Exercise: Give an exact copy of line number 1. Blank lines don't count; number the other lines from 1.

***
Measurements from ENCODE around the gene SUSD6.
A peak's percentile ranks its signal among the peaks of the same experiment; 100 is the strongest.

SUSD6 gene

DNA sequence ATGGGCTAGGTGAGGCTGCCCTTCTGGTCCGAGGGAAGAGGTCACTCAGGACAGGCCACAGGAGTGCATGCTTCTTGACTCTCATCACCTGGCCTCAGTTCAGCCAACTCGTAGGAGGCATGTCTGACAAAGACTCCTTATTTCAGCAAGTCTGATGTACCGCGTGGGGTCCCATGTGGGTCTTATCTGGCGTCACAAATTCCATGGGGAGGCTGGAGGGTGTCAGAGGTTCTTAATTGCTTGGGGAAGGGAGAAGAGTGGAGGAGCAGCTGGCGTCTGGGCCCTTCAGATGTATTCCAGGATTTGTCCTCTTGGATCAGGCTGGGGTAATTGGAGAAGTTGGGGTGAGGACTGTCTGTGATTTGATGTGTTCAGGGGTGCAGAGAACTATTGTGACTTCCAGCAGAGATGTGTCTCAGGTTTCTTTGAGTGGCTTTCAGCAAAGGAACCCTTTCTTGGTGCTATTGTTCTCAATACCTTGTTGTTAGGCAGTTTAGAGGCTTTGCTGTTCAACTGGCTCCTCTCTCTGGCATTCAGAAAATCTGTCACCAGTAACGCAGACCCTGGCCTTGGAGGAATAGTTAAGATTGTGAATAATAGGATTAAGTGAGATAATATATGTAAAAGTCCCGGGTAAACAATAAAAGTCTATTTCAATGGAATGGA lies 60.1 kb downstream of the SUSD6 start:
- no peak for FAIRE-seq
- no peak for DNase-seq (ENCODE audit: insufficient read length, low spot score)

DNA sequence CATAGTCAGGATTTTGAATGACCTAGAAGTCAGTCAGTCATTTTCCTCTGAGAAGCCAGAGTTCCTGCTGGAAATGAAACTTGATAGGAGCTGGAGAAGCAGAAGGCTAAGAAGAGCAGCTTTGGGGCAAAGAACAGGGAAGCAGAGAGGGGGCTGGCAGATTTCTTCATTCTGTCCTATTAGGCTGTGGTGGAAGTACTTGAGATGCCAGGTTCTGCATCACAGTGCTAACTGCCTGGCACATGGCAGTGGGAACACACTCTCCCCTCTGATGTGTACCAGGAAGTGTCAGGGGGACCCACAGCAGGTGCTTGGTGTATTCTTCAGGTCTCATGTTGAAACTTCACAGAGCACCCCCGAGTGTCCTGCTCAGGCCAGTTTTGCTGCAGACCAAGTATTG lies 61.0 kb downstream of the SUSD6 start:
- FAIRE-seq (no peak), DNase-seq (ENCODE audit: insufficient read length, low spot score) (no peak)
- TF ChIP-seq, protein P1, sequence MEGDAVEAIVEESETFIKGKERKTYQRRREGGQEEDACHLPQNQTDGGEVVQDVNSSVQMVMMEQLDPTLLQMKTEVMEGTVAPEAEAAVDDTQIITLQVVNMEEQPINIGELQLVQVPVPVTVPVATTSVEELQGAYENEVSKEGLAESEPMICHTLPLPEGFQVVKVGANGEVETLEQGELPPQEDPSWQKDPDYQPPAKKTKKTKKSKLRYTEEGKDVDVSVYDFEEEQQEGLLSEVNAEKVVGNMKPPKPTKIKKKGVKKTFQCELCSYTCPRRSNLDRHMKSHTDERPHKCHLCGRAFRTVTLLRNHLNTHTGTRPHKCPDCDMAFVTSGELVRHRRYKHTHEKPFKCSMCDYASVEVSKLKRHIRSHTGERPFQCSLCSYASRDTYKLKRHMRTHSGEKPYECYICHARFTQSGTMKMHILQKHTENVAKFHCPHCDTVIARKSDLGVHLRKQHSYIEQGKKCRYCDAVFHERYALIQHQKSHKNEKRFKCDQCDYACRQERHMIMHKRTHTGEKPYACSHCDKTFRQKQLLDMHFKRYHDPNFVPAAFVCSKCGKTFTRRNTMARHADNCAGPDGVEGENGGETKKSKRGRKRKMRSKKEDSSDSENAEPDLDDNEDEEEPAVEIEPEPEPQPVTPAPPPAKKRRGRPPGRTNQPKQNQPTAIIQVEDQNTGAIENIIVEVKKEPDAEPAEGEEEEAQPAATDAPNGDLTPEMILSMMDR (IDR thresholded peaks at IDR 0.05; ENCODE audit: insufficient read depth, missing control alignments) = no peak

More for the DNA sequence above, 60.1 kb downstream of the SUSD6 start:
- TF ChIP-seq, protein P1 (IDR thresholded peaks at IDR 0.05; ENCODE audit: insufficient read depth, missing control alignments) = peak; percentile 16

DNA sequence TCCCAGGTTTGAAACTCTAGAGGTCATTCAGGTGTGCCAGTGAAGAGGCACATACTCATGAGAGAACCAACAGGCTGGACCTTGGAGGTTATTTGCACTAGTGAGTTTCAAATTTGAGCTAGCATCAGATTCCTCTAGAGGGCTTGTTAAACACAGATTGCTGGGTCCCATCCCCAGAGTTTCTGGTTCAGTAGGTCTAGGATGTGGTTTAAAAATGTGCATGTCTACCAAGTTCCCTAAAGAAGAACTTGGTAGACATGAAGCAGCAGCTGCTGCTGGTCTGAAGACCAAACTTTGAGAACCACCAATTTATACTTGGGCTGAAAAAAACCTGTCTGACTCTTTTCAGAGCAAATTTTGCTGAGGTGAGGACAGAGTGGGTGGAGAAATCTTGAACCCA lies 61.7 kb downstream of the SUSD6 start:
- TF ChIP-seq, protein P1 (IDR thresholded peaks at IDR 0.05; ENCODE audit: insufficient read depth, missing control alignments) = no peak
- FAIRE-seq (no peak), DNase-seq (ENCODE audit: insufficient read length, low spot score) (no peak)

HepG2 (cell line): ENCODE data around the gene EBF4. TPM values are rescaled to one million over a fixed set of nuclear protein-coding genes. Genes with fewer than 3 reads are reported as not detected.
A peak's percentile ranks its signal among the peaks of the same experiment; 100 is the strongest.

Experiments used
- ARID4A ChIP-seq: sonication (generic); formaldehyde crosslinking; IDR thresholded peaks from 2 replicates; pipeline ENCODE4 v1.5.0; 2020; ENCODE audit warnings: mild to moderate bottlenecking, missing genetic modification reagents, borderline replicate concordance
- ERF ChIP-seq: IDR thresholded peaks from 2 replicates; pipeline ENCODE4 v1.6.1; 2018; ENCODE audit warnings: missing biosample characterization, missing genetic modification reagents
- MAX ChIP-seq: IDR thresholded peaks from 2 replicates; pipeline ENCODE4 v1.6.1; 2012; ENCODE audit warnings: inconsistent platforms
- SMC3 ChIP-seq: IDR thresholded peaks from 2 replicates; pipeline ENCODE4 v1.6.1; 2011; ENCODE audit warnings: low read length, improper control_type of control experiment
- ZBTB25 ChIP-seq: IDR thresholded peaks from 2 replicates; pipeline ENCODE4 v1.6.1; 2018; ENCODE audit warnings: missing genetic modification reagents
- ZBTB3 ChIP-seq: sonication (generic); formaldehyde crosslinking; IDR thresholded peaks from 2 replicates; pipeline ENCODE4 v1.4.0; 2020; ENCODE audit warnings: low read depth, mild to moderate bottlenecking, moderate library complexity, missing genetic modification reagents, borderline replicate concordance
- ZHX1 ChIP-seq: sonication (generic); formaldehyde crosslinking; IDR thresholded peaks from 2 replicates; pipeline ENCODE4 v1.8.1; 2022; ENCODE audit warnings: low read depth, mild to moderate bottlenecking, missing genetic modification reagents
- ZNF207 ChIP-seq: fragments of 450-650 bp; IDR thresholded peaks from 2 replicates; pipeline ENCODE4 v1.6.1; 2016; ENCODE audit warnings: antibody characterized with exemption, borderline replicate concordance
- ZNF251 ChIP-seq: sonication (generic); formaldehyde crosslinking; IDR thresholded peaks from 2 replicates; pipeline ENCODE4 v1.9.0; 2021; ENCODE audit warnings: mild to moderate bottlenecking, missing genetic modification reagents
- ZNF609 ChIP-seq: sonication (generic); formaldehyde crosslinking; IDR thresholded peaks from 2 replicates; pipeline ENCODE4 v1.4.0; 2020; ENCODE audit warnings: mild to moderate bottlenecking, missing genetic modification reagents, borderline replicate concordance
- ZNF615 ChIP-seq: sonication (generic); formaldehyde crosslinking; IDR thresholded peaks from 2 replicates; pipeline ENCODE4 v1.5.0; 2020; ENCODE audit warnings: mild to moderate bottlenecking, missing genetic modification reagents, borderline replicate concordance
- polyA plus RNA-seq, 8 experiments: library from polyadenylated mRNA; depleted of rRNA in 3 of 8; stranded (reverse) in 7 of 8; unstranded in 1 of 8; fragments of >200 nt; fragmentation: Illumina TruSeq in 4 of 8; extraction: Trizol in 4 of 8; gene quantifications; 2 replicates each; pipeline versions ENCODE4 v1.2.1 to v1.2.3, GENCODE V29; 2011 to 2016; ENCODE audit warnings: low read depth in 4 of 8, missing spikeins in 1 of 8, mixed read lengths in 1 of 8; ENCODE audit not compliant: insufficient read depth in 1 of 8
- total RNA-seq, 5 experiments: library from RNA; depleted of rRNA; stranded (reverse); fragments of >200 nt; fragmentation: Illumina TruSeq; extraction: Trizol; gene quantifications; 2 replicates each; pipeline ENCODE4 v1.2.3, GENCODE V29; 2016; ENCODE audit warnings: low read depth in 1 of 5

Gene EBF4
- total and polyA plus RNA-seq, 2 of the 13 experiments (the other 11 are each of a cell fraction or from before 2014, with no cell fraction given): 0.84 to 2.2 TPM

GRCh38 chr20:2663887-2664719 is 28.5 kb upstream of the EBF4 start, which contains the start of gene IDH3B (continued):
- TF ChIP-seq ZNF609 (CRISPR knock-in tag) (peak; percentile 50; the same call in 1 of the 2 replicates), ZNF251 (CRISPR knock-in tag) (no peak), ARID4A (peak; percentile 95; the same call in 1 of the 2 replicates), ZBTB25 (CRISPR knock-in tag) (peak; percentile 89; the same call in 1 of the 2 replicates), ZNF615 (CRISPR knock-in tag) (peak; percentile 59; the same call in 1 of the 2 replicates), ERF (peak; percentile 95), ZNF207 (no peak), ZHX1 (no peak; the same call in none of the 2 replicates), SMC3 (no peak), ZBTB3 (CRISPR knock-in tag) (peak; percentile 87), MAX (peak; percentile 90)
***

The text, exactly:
Measurements from ENCODE around the gene SUSD6.